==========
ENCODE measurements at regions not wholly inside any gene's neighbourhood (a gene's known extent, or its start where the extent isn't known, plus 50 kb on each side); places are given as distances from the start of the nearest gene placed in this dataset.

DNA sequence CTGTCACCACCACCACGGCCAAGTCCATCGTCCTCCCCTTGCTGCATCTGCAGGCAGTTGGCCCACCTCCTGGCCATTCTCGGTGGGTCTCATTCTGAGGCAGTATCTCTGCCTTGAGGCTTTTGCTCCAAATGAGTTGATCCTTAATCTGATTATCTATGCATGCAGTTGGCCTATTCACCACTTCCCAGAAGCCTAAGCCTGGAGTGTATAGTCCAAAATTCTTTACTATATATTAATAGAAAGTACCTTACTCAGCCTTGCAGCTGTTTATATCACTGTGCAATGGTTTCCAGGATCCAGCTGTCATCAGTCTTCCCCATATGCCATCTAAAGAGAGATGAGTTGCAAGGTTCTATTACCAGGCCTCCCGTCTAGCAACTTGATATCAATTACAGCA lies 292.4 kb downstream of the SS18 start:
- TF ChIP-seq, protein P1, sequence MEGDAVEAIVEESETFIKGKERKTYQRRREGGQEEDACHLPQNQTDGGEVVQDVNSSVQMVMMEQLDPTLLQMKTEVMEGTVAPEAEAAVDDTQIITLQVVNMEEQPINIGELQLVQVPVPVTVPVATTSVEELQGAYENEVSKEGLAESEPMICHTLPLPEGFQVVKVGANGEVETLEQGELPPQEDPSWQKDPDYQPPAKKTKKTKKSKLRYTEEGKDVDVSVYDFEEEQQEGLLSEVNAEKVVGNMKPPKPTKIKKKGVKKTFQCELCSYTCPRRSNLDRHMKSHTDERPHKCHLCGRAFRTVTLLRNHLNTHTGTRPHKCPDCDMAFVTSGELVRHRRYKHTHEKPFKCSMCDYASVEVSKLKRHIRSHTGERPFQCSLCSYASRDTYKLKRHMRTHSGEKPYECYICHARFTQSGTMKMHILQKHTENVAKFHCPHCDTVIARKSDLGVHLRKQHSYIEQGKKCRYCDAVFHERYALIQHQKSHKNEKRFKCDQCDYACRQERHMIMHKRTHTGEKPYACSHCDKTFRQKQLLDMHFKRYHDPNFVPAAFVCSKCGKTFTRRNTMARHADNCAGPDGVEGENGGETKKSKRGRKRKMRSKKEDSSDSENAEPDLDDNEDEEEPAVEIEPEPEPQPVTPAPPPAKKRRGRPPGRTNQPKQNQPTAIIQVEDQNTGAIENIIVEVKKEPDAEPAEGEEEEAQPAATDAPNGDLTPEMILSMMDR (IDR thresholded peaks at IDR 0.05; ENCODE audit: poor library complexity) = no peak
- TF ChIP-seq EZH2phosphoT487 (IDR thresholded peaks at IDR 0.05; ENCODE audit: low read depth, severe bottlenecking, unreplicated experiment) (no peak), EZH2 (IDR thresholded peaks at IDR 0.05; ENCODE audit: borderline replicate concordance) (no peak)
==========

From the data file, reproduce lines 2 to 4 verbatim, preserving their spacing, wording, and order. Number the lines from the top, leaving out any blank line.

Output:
DNA sequence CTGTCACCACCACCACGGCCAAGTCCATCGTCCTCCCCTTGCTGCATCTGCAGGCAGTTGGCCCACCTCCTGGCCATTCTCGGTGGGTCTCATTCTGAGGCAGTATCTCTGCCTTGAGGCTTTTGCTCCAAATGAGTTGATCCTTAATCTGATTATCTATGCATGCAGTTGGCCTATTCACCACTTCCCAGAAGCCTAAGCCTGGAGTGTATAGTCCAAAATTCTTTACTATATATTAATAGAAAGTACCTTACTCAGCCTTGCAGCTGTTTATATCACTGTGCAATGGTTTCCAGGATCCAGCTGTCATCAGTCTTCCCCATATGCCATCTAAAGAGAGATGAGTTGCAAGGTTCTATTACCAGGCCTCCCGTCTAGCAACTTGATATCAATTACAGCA lies 292.4 kb downstream of the SS18 start:
- TF ChIP-seq, protein P1, sequence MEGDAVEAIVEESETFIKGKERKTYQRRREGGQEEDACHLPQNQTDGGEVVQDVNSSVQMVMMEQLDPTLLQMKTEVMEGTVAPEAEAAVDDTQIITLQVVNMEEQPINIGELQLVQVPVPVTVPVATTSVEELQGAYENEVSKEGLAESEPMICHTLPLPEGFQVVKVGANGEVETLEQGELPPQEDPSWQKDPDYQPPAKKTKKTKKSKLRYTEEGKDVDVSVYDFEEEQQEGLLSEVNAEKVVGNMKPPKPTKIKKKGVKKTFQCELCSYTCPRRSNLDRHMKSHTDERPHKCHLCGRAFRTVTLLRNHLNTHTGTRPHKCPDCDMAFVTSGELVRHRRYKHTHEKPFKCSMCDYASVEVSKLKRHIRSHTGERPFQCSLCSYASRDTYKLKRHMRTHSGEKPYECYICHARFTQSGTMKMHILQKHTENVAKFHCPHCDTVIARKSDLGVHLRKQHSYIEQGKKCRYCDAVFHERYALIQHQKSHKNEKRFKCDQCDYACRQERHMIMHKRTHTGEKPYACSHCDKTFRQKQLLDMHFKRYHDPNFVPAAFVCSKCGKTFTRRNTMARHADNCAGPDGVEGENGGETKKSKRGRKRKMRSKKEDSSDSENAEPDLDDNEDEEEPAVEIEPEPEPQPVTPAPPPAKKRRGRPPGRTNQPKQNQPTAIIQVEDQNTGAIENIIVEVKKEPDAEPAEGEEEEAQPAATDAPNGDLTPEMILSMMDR (IDR thresholded peaks at IDR 0.05; ENCODE audit: poor library complexity) = no peak
- TF ChIP-seq EZH2phosphoT487 (IDR thresholded peaks at IDR 0.05; ENCODE audit: low read depth, severe bottlenecking, unreplicated experiment) (no peak), EZH2 (IDR thresholded peaks at IDR 0.05; ENCODE audit: borderline replicate concordance) (no peak)